Thursday, November 13, 2008

Stock Up. But What's Stock?

If soup is the sum of all its parts, no part is more integral to a good soup equation then the base, or stock. Stock, is made by a process of boiling ingredients, fusing their flavors into water and then, by draining all the ingredients out, creating a broth. Nothing could be easier to do, and anyone who's made their own stock can attest that once you've tried your own, you can never go back to the watered down versions available at the store.

Elements of Stock

Stocks can be made from a variety of ingredients in variety of ways but the main components are generally a meat product, a mixture of vegetables, and/or herbs and spices.
  • Meat. Any meat product can be used for stock. You can use actual cuts of meat, but after being boiled for long periods of time, the meat is relatively useless which I find a waste. Using bones and discarded cuts of meat works great and also fits our frugal mindset. The meat products give the stock broth flavor as well as body.
  • Vegetables. Typical vegetables used in stock are onions, carrots and celery, which all are packed with flavor. However, again, you can use anything with strong flavor. You wouldn't want to use things like potatoes or cucumbers which have relatively weak flavors, however, its not too important what you put in because as you drain everything out, you're not out much if one of your ingredients doesn't pack a huge punch as long as you've used other strong vegetables as well.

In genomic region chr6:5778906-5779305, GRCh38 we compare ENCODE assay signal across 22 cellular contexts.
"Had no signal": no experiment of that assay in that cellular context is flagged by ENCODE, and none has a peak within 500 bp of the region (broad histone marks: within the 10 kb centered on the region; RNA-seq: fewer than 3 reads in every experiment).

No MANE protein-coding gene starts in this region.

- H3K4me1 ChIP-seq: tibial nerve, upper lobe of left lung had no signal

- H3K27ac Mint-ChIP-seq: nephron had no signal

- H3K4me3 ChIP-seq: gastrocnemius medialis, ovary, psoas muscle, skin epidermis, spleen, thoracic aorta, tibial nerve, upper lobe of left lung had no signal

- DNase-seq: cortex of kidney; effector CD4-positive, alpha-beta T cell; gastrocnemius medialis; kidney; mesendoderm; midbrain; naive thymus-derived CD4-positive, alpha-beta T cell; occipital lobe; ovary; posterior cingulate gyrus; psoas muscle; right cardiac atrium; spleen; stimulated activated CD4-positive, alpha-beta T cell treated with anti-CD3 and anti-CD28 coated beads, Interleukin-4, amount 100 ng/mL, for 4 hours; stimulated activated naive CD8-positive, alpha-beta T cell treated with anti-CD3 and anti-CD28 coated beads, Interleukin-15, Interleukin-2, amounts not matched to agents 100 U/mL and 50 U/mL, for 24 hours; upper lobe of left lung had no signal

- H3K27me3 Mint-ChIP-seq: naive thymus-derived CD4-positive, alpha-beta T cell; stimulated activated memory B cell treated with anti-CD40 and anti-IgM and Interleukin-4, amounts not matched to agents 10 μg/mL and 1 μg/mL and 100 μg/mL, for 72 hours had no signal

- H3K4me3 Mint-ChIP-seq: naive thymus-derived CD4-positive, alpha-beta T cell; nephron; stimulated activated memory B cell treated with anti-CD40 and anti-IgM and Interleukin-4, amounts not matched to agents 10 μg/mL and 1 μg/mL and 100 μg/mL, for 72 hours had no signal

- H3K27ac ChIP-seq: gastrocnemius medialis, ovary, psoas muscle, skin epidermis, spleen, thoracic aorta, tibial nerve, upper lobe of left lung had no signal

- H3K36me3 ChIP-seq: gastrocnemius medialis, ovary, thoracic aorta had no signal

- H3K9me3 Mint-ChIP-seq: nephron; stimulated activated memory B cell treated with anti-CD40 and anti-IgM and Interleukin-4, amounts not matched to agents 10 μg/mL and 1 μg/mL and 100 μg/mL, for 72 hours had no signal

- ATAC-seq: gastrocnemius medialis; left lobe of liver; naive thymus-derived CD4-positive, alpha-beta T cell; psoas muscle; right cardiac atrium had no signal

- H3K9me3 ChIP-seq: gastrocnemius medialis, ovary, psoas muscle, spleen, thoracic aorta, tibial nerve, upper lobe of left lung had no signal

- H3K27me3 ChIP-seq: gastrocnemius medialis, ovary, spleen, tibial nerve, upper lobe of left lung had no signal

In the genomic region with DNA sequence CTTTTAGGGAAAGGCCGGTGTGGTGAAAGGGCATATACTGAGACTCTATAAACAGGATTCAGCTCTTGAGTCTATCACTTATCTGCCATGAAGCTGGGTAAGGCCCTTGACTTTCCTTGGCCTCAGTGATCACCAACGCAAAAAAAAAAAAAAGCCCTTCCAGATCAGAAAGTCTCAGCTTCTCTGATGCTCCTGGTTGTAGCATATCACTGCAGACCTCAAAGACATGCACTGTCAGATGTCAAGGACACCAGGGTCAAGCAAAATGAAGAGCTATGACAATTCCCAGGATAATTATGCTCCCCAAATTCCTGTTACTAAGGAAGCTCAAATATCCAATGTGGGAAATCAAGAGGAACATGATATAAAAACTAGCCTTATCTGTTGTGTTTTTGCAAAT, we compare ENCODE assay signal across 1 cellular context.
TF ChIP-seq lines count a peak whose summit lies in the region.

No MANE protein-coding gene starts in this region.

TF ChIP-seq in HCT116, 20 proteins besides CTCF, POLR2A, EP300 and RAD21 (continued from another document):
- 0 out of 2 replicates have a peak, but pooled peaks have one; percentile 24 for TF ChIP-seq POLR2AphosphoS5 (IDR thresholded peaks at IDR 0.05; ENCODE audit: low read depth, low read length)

• Herbs and Spices. At the risk of being repetitive, herbs and spices help spice up your stock. General herbs and spices used in stock include bay leaf, whole peppercorn, parsley, sage and thyme, among many others.
Whatever ingredients you choose to use, the great thing about stock is it is hard to get wrong. You don't have to follow any particular recipe unless you need to be very specific about a particular flavoring needed for a recipe. You literally just throw some stuff in a pot, bring to a boil and simmer for a couple hours. It couldn't be easier.

For more instructions, stay tunned for my next post, where I give a detailed how-to on Chicken Stock.

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